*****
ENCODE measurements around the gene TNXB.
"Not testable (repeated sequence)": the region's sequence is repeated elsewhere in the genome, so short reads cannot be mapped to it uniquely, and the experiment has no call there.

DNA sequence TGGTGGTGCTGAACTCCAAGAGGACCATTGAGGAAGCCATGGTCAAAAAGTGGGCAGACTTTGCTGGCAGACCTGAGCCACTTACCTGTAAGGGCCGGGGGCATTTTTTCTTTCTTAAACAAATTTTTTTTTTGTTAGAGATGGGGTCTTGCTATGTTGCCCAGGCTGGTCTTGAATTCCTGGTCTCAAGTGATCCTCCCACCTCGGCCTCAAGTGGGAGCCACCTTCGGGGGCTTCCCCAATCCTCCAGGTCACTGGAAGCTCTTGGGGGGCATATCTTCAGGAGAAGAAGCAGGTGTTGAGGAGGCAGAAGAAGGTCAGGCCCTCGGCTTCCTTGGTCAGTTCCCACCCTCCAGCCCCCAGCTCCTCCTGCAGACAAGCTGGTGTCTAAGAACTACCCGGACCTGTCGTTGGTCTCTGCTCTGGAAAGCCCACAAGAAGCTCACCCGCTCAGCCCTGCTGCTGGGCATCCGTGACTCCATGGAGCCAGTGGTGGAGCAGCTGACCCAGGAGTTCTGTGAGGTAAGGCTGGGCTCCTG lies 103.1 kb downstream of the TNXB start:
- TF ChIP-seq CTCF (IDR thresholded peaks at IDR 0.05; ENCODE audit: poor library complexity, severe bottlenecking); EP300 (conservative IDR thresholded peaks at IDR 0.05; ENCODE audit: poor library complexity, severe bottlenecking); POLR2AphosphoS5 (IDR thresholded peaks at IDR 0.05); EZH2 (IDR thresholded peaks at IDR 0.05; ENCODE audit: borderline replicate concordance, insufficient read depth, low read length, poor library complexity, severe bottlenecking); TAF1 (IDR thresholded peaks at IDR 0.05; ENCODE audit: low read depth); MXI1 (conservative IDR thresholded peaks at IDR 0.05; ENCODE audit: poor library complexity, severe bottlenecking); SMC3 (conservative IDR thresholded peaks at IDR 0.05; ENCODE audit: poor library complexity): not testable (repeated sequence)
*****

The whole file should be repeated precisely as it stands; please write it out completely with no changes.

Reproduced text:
ENCODE measurements around the gene TNXB.
"Not testable (repeated sequence)": the region's sequence is repeated elsewhere in the genome, so short reads cannot be mapped to it uniquely, and the experiment has no call there.

DNA sequence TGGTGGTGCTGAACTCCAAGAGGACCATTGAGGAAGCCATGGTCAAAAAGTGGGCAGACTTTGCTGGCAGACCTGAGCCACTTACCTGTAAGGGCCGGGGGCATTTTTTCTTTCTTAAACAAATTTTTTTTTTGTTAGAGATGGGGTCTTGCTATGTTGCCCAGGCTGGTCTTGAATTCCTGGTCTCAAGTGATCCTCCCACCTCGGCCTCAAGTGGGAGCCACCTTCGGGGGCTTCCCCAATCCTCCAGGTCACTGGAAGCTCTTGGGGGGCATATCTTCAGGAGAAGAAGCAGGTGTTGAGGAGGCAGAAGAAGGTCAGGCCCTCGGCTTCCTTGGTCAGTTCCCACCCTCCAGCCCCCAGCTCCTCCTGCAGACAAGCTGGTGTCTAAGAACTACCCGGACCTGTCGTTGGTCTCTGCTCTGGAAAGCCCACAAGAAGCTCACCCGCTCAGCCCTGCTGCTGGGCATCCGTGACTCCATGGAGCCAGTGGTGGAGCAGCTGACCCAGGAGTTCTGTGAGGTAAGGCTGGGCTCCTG lies 103.1 kb downstream of the TNXB start:
- TF ChIP-seq CTCF (IDR thresholded peaks at IDR 0.05; ENCODE audit: poor library complexity, severe bottlenecking); EP300 (conservative IDR thresholded peaks at IDR 0.05; ENCODE audit: poor library complexity, severe bottlenecking); POLR2AphosphoS5 (IDR thresholded peaks at IDR 0.05); EZH2 (IDR thresholded peaks at IDR 0.05; ENCODE audit: borderline replicate concordance, insufficient read depth, low read length, poor library complexity, severe bottlenecking); TAF1 (IDR thresholded peaks at IDR 0.05; ENCODE audit: low read depth); MXI1 (conservative IDR thresholded peaks at IDR 0.05; ENCODE audit: poor library complexity, severe bottlenecking); SMC3 (conservative IDR thresholded peaks at IDR 0.05; ENCODE audit: poor library complexity): not testable (repeated sequence)